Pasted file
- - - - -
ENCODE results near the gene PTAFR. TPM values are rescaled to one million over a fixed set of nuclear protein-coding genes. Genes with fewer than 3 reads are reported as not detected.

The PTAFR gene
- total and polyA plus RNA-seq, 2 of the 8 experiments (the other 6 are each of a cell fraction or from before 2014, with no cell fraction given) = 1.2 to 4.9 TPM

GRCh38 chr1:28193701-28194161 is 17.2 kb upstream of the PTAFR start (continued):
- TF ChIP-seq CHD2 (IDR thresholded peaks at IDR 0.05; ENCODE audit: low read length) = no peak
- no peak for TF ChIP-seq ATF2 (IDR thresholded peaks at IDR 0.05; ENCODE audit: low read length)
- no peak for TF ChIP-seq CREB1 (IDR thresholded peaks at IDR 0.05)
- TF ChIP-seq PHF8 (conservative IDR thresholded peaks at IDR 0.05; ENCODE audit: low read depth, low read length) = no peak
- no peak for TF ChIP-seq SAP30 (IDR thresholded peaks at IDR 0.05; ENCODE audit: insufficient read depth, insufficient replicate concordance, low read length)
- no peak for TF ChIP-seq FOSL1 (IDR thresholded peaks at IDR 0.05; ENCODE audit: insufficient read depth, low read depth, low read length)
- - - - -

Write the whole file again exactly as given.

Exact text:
ENCODE results near the gene PTAFR. TPM values are rescaled to one million over a fixed set of nuclear protein-coding genes. Genes with fewer than 3 reads are reported as not detected.

The PTAFR gene
- total and polyA plus RNA-seq, 2 of the 8 experiments (the other 6 are each of a cell fraction or from before 2014, with no cell fraction given) = 1.2 to 4.9 TPM

GRCh38 chr1:28193701-28194161 is 17.2 kb upstream of the PTAFR start (continued):
- TF ChIP-seq CHD2 (IDR thresholded peaks at IDR 0.05; ENCODE audit: low read length) = no peak
- no peak for TF ChIP-seq ATF2 (IDR thresholded peaks at IDR 0.05; ENCODE audit: low read length)
- no peak for TF ChIP-seq CREB1 (IDR thresholded peaks at IDR 0.05)
- TF ChIP-seq PHF8 (conservative IDR thresholded peaks at IDR 0.05; ENCODE audit: low read depth, low read length) = no peak
- no peak for TF ChIP-seq SAP30 (IDR thresholded peaks at IDR 0.05; ENCODE audit: insufficient read depth, insufficient replicate concordance, low read length)
- no peak for TF ChIP-seq FOSL1 (IDR thresholded peaks at IDR 0.05; ENCODE audit: insufficient read depth, low read depth, low read length)